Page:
Do you really need to walk 10,000 steps a day?
Research shows that incorporating walking into your movement routine can reduce your risk of heart disease and even improve your mental health.
For many, walking is a great low impact workout — and it also happens to be totally free. Yet exactly how much walking one should do daily is up for debate.
One number that likely comes to mind is 10,000 steps a day — a goal that many people tracking their step count strive to hit daily. It's the number associated with many fitness challenges and one that many fitness jocks swear by for health and weight loss. But is this number the one we should all strive for on the daily?
Dr. Alexis Coslick, a sports medicine and rehabilitation specialist for Johns Hopkins Medicine, points out that 10,000 steps a day was developed for a marketing campaign for a Japanese pedometer, and isn’t an official health recommendation.
“Studies have looked at the number of steps related to health benefits and weight loss, but the majority of studies also restricted caloric intake, rather than evaluating the number of steps in isolation,” she points out.
Dr. Coslick says that officially, the Centers for Disease Control and Prevention recommends “150 minutes per week of moderate intensity aerobic exercise, or 75 minutes of vigorous intensity aerobic exercise and two days of muscle strengthening.” Attempting to hit one’s step count could, in theory, go toward those exercise goals.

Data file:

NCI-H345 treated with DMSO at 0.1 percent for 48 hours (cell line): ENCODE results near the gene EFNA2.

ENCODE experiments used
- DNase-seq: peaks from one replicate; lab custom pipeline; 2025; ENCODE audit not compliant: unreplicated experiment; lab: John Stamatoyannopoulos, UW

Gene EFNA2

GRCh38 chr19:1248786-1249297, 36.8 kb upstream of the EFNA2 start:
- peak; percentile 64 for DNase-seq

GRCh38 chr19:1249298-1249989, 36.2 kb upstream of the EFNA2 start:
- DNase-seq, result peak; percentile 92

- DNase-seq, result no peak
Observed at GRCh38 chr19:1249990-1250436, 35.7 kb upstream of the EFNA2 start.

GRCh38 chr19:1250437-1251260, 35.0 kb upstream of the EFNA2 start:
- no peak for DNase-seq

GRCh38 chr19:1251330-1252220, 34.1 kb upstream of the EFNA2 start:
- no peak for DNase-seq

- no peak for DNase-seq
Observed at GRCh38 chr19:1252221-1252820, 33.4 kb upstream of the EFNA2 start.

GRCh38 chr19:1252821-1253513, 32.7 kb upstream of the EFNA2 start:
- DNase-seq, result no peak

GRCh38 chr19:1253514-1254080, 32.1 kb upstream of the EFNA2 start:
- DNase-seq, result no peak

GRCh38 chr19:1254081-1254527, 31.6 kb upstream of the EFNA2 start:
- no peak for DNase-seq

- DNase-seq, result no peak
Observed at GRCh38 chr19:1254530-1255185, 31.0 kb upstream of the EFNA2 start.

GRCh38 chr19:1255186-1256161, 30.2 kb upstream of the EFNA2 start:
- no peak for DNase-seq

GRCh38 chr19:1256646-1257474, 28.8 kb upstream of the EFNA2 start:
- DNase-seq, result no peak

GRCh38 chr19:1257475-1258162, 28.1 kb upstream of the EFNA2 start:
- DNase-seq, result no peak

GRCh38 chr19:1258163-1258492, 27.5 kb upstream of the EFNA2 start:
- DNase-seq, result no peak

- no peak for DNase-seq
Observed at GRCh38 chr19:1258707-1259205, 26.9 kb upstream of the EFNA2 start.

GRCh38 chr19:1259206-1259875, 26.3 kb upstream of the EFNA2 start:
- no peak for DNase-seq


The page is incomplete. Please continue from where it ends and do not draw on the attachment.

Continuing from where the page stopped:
Yet the real reason why step count is a significant metric is because it indicates how often you are moving throughout the day.
Personal trainer Tony Coffey, owner of Bloom Training, explains that one’s daily step count is “closely correlated to increased cognition, mood, glycemic (blood sugar) control, and decreased risk of all-cause mortality, blood pressure and postprandial triglycerides.”
Increasing one’s step count — aka, increasing how often you move throughout the day — may even help you live longer, according to research.
“A recent meta-analysis looking over 175,000 total person-years showed that for every 1,000 steps more you take per day, your risk of death from all causes drops 12%,” Coffey tells Yahoo Life.
“The data looked at individuals who averaged less than 3,000 steps per day all the way up to 16,000 steps per day. Walking less that 3,000 steps per day was associated with a 300% increased risk of all-cause mortality compared to the 16,000 step group. To put that into perspective, all-cause mortality rates are only 70 to 80% higher in smokers than non-smokers. How much you move during the day is one of the biggest predictors of your overall lifespan.”
Yet one doesn’t need to worry too much about 10,000 steps, specifically. Michele Olson, a clinical professor of sport science at Huntingdon College in Alabama, notes that according to research, 7,000 steps a day may be the sweet spot.
"In terms of making a significant impact, one should work to accumulate 7,000 steps per day. Compared to doing just 4,000 steps, taking 7,000 steps substantially reduces health risks," she shares. "You do gain additional health benefits from taking more steps toward 10,0000 per day, but the degree of health gains levels."